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Northwestern University and Evanston's Only Daily News Source Since 1881

The Daily Northwestern

Northwestern University and Evanston's Only Daily News Source Since 1881

The Daily Northwestern

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A Wildcat’s guide to work-study

Illustration by Paloma Leone-Getten
Work-study is about earning money, but it’s also a great chance to learn more about NU and meet people you wouldn’t otherwise.

With Northwestern’s tuition rising an additional 4 percent for undergraduates for the upcoming academic year, finding ways to help manage these increasing costs is another thing to add to many students’ plates. One way nearly 2000 Wildcats do so is by participating in the work-study program.

Work-study can sound a bit confusing and overwhelming, especially for incoming students who have a barrage of new information coming their way. Luckily, the program is not as complicated as it may seem.

Work-study at NU is part of a student’s financial aid package and involves working specific jobs affiliated with the federal work-study program, which aims to provide part-time jobs to students who exhibit financial need.

In this program, the funding for a student’s wage is different from a regular student job, with up to 75 percent being funded by the federal government. Otherwise, it’s very similar.

Students are paid an hourly wage for their job and may accrue paychecks until a certain allotment of money stated on their financial aid package is obtained. At this point, the qualifying student may apply for an earning limit appeal to increase their allotment, or the position must be converted into a regular student temp job in which the student is paid outside of the work-study program. Otherwise, the position must be terminated, according to NU’s work-study website.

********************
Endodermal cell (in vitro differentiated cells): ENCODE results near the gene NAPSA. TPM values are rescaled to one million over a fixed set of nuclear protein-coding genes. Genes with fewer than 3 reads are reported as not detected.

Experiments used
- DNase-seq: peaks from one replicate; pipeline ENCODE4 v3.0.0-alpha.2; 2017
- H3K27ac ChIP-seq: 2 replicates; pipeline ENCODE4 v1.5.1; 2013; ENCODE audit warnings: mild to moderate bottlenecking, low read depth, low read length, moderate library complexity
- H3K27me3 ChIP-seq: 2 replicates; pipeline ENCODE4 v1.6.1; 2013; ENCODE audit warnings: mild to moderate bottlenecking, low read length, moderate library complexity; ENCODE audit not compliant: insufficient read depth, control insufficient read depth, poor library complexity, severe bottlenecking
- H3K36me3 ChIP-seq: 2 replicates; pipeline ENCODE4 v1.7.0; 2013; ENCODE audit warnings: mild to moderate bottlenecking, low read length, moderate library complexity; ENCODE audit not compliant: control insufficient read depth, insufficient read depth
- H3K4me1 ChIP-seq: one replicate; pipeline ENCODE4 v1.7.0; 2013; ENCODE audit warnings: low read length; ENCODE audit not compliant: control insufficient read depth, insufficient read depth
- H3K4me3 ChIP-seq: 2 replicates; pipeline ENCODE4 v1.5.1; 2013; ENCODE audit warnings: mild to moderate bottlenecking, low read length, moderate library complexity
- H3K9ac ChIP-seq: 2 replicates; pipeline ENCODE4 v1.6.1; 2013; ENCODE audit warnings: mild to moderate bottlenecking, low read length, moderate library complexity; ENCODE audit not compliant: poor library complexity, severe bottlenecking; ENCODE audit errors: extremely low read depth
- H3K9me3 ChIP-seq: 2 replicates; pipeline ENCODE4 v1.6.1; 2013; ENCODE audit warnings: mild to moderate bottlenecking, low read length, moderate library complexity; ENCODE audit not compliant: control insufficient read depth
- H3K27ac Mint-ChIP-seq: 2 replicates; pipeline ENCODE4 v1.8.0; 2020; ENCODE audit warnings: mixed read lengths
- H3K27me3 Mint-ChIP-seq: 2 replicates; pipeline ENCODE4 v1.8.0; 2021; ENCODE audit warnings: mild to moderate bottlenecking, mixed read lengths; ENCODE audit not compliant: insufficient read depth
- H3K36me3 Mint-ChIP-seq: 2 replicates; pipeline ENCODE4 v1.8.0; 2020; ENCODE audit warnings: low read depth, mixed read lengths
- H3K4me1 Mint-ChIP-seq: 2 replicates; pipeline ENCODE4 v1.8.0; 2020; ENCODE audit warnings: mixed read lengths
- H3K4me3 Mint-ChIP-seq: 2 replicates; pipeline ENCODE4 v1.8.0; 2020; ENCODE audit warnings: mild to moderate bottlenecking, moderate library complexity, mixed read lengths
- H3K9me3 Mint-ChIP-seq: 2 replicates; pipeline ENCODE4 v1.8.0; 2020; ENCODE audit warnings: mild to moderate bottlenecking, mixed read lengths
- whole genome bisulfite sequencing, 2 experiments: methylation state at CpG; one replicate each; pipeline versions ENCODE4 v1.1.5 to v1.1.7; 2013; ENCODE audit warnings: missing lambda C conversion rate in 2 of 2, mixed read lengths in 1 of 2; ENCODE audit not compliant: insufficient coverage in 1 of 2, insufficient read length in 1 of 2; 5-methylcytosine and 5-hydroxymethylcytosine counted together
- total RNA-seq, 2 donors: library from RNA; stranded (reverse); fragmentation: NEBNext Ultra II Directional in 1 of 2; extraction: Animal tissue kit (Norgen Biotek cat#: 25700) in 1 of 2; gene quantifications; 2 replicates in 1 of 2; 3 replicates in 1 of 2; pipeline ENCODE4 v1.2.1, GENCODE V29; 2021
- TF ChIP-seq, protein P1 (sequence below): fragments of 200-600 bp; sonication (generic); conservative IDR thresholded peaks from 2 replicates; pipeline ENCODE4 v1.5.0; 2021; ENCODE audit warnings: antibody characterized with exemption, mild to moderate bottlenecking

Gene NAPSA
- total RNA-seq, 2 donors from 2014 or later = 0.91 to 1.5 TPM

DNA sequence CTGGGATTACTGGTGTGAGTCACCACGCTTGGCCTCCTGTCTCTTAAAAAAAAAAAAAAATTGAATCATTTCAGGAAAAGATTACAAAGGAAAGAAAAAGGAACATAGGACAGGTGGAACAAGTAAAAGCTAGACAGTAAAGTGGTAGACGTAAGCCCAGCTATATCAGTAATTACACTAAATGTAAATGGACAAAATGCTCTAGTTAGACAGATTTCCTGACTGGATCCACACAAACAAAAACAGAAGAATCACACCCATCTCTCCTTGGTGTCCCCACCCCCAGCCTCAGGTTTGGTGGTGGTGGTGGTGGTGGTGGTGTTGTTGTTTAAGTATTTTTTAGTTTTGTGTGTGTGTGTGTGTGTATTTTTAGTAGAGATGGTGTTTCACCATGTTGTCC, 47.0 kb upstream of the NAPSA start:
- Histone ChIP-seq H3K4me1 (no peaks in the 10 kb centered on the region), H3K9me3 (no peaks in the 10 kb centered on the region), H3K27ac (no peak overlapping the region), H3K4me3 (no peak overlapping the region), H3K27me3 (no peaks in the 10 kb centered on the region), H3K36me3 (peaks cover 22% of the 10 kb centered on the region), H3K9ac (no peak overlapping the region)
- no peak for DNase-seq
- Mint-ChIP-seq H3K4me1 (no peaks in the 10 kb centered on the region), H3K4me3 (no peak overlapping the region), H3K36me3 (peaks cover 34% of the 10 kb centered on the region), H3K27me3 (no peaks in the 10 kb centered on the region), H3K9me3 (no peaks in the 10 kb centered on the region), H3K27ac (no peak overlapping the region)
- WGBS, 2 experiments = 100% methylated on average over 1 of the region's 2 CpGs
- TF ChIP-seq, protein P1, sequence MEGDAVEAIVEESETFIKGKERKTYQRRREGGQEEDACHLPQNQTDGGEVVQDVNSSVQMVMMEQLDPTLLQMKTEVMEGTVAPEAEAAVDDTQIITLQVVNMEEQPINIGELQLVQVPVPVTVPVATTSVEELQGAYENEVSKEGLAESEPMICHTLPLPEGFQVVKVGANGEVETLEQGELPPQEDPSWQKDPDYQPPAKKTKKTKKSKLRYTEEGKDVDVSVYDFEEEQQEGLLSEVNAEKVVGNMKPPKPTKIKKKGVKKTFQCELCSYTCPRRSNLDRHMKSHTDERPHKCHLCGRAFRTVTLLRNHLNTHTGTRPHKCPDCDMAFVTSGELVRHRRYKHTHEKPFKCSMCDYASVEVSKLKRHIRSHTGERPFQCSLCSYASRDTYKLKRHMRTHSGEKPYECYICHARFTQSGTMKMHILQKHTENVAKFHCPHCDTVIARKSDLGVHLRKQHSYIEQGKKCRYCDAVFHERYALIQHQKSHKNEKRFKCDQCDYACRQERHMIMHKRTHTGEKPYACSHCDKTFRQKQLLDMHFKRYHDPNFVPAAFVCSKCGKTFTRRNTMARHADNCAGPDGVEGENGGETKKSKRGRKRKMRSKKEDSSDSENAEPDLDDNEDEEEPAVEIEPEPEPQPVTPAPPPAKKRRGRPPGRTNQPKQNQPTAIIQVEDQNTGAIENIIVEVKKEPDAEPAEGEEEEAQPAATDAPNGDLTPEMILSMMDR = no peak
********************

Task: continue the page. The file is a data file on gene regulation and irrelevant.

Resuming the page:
Students who qualify for work-study will be notified of their eligibility in their yearly financial aid award letter. Eligible students are not required to participate, but each student who chooses to must accept the allotment before beginning their affiliated positions. 

Once the work-study package has been accepted, students may go onto the work-study website for more information about applying for work-study jobs, which can include everything from lifeguarding at Henry Crown Sports Pavilion to assisting with teaching preschoolers in the Evanston community. 

On the website, employers list hourly pay for specific jobs as well as the average weekly time commitment expected from students. Though the idea of working a job while also juggling school, friends and clubs can sound daunting, most students only work 6-10 hours a week, with an absolute cap of 20 hours.

While supervisors tend to be flexible and understanding of the often chaotic schedule of an undergraduate, it is best to communicate other commitments upfront during the initial interview process.

After being accepted for a position, students must fill out hiring documents such as a Work-Study Authorization Form, which must be completed for both new and returning employees. After this, students will gain access to Northwestern’s myHR Employee Portal, where they can set up direct deposit and view paychecks. Work-study is not credited directly to a student’s tuition bill, but rather the payment is provided to the student either by check or direct deposit.

After this, qualifying students may begin working. If you end up feeling like the job you’ve chosen isn’t for you, you aren’t locked in. Students may apply to work-study positions at any point in the academic year. 

Another way to make work-study more interesting is to split time between two jobs, which is allowed as long as the 20 hour weekly cap is not exceeded. Though this isn’t the most common route to fulfill your work-study allotment, it is available to students.

Another resource in understanding work-study and choosing the best option for you is your academic advisor, who can help to answer specific questions and help.

Email: [email protected]

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